"We maintain the lights across the district, but in all the years we have had street lighting we have done nothing but buy new bulbs. We don't get involved if the lights are worn out or the wiring needs replacing," he said.
The concrete pathway where Sukkawee and Assawin came upon each other is only 1.5m wide. It is the main route for locals living in the canal community to get out and about.
Sukkawee's mother, Surattha Kwakhirun, 57, said the pair should not have died in such a tragic manner. "I am sure my son would not have died if he had merely fallen in. If the electric shock killed him, authorities should take responsibility," she said.
The MEA said later on its FB site that the current leakage stemmed from a steel lighting rod which holds the lamp, and insisted it came under the tambon's care. Bang Kaew police are investigating.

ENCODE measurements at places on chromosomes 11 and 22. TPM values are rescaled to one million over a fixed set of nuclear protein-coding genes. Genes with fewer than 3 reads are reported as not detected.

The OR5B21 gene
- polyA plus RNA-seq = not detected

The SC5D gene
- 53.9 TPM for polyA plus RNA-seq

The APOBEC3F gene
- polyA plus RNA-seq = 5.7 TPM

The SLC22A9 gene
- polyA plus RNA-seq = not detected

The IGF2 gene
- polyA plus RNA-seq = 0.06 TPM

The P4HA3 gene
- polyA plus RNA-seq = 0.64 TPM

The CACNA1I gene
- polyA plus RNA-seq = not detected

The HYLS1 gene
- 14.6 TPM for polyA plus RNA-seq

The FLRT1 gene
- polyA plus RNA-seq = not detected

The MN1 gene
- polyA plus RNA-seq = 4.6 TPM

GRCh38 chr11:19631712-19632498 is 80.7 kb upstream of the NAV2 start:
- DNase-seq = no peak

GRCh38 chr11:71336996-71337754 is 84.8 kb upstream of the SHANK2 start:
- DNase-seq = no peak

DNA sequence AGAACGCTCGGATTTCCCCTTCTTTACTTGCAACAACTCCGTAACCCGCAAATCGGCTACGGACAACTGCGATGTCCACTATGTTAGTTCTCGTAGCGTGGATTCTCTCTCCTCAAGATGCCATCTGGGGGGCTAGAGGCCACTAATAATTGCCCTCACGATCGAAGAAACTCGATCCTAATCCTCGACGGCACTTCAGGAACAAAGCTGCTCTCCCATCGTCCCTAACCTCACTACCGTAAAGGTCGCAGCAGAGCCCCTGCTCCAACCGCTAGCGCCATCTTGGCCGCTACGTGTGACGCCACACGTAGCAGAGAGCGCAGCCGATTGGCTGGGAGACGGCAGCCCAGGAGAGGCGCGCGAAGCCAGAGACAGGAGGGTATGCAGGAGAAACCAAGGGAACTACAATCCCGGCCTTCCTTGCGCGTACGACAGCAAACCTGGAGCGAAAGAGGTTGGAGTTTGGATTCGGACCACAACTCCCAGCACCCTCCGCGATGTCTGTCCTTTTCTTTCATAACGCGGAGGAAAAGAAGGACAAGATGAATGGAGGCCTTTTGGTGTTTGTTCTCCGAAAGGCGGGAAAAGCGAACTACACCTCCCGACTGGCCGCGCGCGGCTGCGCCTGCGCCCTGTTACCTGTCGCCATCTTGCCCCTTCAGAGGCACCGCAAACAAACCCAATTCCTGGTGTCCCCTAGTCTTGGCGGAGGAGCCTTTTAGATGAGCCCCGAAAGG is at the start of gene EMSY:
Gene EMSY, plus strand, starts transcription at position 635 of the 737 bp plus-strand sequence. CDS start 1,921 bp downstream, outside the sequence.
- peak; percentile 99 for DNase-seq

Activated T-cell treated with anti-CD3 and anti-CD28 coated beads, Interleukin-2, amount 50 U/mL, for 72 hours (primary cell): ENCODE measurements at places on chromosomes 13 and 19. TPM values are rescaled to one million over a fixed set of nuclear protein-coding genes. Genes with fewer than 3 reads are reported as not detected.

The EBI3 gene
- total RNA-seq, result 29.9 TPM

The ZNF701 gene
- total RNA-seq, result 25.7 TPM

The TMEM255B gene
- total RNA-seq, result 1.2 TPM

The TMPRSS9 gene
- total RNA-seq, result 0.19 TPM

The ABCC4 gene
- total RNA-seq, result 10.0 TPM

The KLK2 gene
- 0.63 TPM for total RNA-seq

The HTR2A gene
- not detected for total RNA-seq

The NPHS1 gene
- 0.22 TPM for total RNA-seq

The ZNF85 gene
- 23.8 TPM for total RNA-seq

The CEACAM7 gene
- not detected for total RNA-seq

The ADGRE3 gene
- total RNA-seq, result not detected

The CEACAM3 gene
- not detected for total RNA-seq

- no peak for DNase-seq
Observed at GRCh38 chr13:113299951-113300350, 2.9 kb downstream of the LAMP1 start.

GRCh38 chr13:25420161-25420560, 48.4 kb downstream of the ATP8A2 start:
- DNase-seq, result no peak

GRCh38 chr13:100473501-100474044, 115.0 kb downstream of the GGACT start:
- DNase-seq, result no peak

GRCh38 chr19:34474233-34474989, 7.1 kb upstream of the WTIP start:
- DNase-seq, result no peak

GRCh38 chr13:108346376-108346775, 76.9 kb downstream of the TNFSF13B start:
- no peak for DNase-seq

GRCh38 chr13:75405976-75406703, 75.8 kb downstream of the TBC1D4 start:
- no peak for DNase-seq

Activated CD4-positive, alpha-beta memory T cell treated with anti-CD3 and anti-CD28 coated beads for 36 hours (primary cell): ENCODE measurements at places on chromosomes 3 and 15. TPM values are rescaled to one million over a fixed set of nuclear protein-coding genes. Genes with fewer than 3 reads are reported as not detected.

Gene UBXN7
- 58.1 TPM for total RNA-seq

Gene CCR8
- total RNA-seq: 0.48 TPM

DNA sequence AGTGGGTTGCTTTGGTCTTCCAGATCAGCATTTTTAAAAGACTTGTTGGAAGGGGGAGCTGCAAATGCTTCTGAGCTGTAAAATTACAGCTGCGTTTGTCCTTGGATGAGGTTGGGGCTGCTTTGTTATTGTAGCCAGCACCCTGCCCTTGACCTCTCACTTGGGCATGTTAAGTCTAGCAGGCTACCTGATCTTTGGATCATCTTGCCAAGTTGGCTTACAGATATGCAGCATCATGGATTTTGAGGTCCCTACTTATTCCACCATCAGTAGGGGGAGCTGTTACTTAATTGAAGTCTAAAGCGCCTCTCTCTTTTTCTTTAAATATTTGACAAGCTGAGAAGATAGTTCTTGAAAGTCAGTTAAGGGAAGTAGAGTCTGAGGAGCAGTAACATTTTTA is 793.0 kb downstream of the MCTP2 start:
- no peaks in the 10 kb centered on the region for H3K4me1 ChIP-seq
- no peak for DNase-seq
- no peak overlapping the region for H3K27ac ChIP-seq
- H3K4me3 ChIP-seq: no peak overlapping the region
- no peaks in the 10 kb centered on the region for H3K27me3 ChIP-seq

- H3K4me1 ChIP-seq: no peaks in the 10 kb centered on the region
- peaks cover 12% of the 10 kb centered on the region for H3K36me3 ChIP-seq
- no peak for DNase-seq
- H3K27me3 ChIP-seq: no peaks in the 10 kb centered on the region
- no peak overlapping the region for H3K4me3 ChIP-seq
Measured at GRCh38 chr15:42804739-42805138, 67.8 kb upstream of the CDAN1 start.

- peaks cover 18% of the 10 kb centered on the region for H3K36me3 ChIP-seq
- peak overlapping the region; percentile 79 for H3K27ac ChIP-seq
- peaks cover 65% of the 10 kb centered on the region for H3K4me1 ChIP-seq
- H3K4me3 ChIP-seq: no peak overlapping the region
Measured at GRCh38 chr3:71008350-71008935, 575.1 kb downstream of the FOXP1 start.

Blinded by the lights
Two men on a motorcycle who chased after a motorist in a car while wielding a large knife say they merely intended to send a warning, not take his life.
Suwan Sripirod, 31, and Pradit Bamrungin, 33, handed themselves in to Pak Kret police in Nonthaburi on Dec 27 after a clip of the chase was shared on social media.
They say the car owner they chased spoke brusquely when they complained that he had blinded them with his headlights outside a 7-11.
The encounter occurred outside the store on Chaeng Wattana Road in Bang Phut about 11pm on Christmas Eve.
Thammarat Bunjongmuang, 25, who lodged a complaint with police, said he put on his lights while waiting in his Toyota Yaris for his friend, who was inside the store. A Honda Wave motorcycle also had turned up in front with two occupants.